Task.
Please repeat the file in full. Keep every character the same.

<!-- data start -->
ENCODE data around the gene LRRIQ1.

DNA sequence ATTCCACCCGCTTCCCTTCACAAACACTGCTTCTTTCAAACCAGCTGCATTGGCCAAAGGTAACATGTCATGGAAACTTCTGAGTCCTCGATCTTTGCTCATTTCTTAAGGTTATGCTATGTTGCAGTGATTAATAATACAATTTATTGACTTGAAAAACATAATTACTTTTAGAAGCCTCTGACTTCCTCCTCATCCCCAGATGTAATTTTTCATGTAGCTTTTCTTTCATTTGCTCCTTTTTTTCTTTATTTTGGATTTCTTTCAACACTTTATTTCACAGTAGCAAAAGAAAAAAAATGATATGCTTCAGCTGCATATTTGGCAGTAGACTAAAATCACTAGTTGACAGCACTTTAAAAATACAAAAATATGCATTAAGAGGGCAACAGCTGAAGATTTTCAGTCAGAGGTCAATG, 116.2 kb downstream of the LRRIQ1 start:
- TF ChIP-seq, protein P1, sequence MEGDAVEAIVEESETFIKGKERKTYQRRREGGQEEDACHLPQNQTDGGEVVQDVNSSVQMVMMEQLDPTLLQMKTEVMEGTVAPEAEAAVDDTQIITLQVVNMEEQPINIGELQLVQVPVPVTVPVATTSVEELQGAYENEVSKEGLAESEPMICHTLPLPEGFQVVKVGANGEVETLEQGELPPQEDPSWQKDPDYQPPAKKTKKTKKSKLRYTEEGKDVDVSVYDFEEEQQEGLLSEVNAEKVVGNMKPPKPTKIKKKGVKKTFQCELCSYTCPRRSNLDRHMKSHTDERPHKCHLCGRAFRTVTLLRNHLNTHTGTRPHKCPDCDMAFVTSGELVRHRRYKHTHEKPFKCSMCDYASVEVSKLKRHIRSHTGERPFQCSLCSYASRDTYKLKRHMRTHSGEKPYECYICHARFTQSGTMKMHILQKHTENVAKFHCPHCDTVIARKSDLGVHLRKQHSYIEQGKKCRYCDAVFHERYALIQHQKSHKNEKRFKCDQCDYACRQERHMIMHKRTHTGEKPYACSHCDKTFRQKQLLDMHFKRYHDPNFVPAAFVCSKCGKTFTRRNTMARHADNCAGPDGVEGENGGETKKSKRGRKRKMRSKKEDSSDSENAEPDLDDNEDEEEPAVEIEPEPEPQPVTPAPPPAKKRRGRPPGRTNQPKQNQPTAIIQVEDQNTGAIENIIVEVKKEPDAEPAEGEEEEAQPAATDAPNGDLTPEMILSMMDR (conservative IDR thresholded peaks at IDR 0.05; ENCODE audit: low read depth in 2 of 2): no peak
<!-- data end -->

ENCODE data around the gene LRRIQ1.

DNA sequence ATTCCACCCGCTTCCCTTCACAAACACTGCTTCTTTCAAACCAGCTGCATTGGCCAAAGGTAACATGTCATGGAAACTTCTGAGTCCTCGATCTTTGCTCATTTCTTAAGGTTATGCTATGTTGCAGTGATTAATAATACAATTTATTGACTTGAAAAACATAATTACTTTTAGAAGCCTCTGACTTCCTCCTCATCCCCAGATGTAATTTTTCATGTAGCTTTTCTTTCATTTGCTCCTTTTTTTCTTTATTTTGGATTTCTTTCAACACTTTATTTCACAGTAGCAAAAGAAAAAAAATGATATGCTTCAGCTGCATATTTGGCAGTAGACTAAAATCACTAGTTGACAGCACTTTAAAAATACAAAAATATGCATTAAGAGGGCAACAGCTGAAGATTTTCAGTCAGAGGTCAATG, 116.2 kb downstream of the LRRIQ1 start:
- TF ChIP-seq, protein P1, sequence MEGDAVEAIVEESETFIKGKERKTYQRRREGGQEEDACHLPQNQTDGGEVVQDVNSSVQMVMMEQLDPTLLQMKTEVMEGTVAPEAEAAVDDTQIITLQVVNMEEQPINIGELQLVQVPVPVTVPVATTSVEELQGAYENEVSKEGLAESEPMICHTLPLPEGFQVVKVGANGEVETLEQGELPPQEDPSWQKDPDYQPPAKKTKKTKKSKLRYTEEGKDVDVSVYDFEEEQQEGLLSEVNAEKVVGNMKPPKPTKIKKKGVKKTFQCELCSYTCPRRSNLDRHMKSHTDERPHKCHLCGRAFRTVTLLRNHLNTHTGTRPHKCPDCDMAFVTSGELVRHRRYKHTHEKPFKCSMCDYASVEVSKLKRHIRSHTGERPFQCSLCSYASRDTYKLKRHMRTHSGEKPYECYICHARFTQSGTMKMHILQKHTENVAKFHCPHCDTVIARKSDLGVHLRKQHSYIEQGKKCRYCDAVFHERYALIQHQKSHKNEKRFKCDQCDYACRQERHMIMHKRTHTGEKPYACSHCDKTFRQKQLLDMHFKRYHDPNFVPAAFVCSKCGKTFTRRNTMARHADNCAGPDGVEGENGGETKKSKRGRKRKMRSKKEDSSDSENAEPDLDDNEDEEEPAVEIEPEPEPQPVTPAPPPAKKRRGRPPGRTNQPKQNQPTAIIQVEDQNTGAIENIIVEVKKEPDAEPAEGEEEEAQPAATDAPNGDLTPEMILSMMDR (conservative IDR thresholded peaks at IDR 0.05; ENCODE audit: low read depth in 2 of 2): no peak